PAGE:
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Aerodrome Manager, Sywell Aerodrome. The position of Aerodrome Manager at Sywell Aerodrome has become vacant on the impending retirement of the current Aerodrome Manager after 14 years in post. Sywell Aerodrome is a CAA licensed airfield with a FISO service and Cat 3 fire cover. Sywell is home to the Brooklands Flying School, Brooklands Engineering and Brooklands Executive Air Travel (a new venture), which form Sywell Aviation Ltd, part of the Sywell Aerodrome Group. The successful applicant will hold a current FISO licence with an up to date knowledge & understanding of CAA procedures & CAPs and previous management experience. Salary will be dependent on experience and level of responsibility.
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NEXT MONTH’S ISSUE
Summer 2021 | FLYER | 75
For the funny, the weird, the wonderful and the just plane strange…
Margrit completes 900th transatlantic ferry flight Legendary ferry pilot Margrit Waltz, 64, completed her 900th transatlantic crossing in May, flying a TBM 940 from the Daher factory in Tarbes, France to Muncie, Indiana, USA via her usual route: Wick (Scotland), Keflavik (Iceland), Goose Bay (Canada) and Bangor (Maine, USA). The trip took three days with 15 hours 38 minutes in the air. Margrit is well-known to air traffic controllers en route. “I’m around these people more often than my own family,” she told FLYER contributor Jean-Marie Urlacher. “Robin and Brian in Glasgow, Chris, David or Jens in Keflavik, Peter and Junia in Greenland… makes me think I need to wish Eris, my mechanic based in Sept-Îles (Seven Islands) in Canada, happy birthday. He turns 81 tomorrow.” Magrit started flying in gliders at 15, then learned to fly powered aircraft with an instructor in Germany who turned out to be the Luftwaffe’s highest scoring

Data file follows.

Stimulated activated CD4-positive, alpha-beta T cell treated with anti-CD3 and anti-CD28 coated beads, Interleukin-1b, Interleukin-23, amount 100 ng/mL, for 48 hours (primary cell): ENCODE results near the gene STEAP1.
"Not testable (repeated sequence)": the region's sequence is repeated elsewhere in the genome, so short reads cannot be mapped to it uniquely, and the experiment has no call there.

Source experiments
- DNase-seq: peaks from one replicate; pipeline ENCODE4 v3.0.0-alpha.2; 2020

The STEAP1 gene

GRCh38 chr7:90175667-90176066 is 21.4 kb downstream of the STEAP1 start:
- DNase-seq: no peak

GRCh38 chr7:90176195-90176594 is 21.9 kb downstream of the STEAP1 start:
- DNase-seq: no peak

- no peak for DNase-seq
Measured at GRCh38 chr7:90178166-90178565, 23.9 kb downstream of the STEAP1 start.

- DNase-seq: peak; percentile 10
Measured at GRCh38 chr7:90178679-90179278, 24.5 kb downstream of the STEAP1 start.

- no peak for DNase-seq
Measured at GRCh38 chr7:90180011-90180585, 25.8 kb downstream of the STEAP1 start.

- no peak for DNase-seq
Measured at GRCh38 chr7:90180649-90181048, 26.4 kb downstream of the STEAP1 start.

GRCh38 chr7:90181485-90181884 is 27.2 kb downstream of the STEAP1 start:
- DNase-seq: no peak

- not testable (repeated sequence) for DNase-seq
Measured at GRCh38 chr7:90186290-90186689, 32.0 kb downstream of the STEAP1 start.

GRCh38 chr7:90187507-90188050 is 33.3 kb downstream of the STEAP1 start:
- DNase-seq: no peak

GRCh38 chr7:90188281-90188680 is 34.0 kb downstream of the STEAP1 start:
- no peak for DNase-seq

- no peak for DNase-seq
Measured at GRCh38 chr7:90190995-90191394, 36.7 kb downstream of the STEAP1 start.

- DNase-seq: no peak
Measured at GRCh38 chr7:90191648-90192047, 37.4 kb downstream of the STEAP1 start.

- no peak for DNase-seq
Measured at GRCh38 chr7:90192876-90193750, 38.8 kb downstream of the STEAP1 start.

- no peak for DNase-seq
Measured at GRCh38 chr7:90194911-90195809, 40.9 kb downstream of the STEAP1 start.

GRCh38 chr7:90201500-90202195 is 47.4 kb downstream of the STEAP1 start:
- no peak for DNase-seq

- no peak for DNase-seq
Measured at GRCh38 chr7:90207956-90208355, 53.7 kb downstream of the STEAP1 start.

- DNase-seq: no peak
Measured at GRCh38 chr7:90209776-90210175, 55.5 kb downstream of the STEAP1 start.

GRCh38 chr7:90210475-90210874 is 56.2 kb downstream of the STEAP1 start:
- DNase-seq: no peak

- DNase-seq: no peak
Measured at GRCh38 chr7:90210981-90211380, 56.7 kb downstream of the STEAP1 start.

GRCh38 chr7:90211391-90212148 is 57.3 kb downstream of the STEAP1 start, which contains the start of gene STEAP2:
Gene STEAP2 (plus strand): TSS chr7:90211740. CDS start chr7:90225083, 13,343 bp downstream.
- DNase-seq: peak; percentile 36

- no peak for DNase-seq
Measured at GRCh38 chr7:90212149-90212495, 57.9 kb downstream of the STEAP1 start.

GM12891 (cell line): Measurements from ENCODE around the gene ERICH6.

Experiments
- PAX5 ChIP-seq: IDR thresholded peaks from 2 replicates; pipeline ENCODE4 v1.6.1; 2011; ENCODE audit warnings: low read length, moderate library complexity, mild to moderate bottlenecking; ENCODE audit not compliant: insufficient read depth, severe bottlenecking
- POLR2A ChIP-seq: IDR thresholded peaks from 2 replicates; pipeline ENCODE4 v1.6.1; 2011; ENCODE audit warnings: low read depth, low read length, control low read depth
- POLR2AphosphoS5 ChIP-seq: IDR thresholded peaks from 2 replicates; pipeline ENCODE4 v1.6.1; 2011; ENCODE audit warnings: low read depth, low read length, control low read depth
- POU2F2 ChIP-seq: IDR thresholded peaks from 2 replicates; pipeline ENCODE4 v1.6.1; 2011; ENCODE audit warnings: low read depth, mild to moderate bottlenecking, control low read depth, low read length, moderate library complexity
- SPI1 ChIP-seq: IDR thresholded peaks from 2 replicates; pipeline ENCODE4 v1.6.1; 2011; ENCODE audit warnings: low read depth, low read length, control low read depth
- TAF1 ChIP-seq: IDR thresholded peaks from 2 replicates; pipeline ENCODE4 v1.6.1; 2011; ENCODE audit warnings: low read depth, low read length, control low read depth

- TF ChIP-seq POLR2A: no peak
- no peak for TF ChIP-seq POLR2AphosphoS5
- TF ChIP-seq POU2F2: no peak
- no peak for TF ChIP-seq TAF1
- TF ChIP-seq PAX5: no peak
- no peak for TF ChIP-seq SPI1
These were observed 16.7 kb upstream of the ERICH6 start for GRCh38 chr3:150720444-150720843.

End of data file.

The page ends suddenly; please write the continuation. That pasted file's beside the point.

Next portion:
Above Margrit about to depart the TBM factory at Tarbes, France Inset Enroute to the US! Margrit at the controls of a TBM 940